Here are some of the stories the Moyers & Company crew are reading this morning.
War drums keep sounding –> MoJo’s David Corn on the neocons pushing for an attack on Syria. Mas: Former UN Weapons Inspector Hans Blix says don’t go without UN authority. More Mas: In the L.A. Times, Robin Wright talks about the risk involved. Counterpunch: Former Pentagon analyst reflects on the wrongheadedness of using what happened in Kosovo as precedent.
You’ve gotta fight –> The Nation’s Ari Berman writes that protecting voting rights was a front-and-center issue at March on Washington commemoration events this week.
Can’t blame teachers –> Over at The Atlantic, Sarah Garland looks at how class has become the key factor in educational outcomes.
Local race, national impact –> TNR‘s Alec MacGillis on a couple of local Colorado races that could determine the future of gun safety laws in the U.S.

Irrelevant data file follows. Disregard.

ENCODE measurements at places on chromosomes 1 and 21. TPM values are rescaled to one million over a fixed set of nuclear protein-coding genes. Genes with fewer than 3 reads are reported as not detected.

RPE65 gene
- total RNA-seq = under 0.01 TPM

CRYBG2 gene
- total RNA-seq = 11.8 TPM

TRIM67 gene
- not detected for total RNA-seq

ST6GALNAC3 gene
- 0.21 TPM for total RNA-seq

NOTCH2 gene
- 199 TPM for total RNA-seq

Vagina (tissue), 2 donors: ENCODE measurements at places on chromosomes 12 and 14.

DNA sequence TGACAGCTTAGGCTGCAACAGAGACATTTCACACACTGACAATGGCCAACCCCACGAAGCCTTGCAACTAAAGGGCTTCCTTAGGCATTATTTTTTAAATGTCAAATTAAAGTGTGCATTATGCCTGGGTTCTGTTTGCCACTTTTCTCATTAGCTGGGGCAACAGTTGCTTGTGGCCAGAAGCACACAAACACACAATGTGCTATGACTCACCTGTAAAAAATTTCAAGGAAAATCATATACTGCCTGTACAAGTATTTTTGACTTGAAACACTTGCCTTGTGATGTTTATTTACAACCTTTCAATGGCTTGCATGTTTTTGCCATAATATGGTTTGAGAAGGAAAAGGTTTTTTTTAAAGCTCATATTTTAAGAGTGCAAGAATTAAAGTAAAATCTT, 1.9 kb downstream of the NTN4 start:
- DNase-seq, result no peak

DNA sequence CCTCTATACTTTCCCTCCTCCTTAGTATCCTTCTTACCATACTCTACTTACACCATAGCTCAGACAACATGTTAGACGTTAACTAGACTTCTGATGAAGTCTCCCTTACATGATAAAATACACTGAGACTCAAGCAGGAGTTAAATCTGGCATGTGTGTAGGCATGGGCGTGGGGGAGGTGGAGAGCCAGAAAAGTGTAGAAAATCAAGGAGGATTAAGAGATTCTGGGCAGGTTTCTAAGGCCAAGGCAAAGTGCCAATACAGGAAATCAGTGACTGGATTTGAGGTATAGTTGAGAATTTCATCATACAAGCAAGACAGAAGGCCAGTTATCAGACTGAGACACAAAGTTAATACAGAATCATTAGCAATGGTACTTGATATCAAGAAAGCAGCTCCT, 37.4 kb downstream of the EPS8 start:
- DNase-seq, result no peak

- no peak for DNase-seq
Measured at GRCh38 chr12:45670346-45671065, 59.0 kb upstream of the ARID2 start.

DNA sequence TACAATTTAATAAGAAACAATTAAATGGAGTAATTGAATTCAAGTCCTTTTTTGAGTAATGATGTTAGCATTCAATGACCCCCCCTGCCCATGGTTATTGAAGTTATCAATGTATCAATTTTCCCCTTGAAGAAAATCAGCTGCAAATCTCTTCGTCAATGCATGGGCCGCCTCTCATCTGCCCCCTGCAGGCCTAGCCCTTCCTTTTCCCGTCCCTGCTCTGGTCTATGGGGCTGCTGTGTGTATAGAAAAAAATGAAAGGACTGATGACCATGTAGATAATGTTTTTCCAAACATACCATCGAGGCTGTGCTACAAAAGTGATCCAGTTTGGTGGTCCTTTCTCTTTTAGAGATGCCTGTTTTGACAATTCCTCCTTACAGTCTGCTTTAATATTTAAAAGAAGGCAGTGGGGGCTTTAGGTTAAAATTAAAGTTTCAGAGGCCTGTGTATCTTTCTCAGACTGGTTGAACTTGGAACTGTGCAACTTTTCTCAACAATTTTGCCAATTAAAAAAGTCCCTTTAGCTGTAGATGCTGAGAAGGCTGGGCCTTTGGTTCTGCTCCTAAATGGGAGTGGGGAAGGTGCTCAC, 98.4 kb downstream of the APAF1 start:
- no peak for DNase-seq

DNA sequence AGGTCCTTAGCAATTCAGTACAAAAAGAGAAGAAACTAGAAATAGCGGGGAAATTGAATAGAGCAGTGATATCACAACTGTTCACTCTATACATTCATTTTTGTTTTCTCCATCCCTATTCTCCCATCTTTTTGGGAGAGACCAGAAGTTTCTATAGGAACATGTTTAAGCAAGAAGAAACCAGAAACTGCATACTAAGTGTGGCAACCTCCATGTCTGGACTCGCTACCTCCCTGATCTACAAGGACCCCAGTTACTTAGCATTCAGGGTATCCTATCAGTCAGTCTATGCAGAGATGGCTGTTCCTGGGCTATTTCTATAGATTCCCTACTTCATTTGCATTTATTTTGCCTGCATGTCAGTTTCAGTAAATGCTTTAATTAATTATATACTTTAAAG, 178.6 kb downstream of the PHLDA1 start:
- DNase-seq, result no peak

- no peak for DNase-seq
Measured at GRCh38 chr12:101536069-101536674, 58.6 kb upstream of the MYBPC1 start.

Obsession –> In the WaPo, Sandhya Somashekhar on the innovative new ways Republican-controlled states are undermining Obamacare. Health care industry expert Wendell Potter says ALEC is behind some of the strategies.
The high cost of stupid laws –> Michelle Price of the Associated Press looks at the results of a Utah law requiring drug tests for welfare recipients. Spoiler alert: didn’t work out well.
Don’t like reality? Create your own! –> In the current Public Eye, Sophia Resnick looks at a new anti-choice “research institute” established by the Susan B. Anthony List organization to counter the highly respected (but pro-choice) Guttmacher Institute.
Maybe they were busy celebrating Ronald Reagan? –> MSNBC’s Aliyah Frumin notes that a number of prominent Republicans were invited to speak at the event marking the 50th anniversary of the March on Washington, but none showed. Bonus: Fox News host Bill O’Reilly thinks they were “barred” from the event, and it fills him with rage.
Conspiracy theories go international –> At AlterNet, Max Blumenthal chronicles the journey of a fringe-right conspiracy theory from the U.S. to Egypt.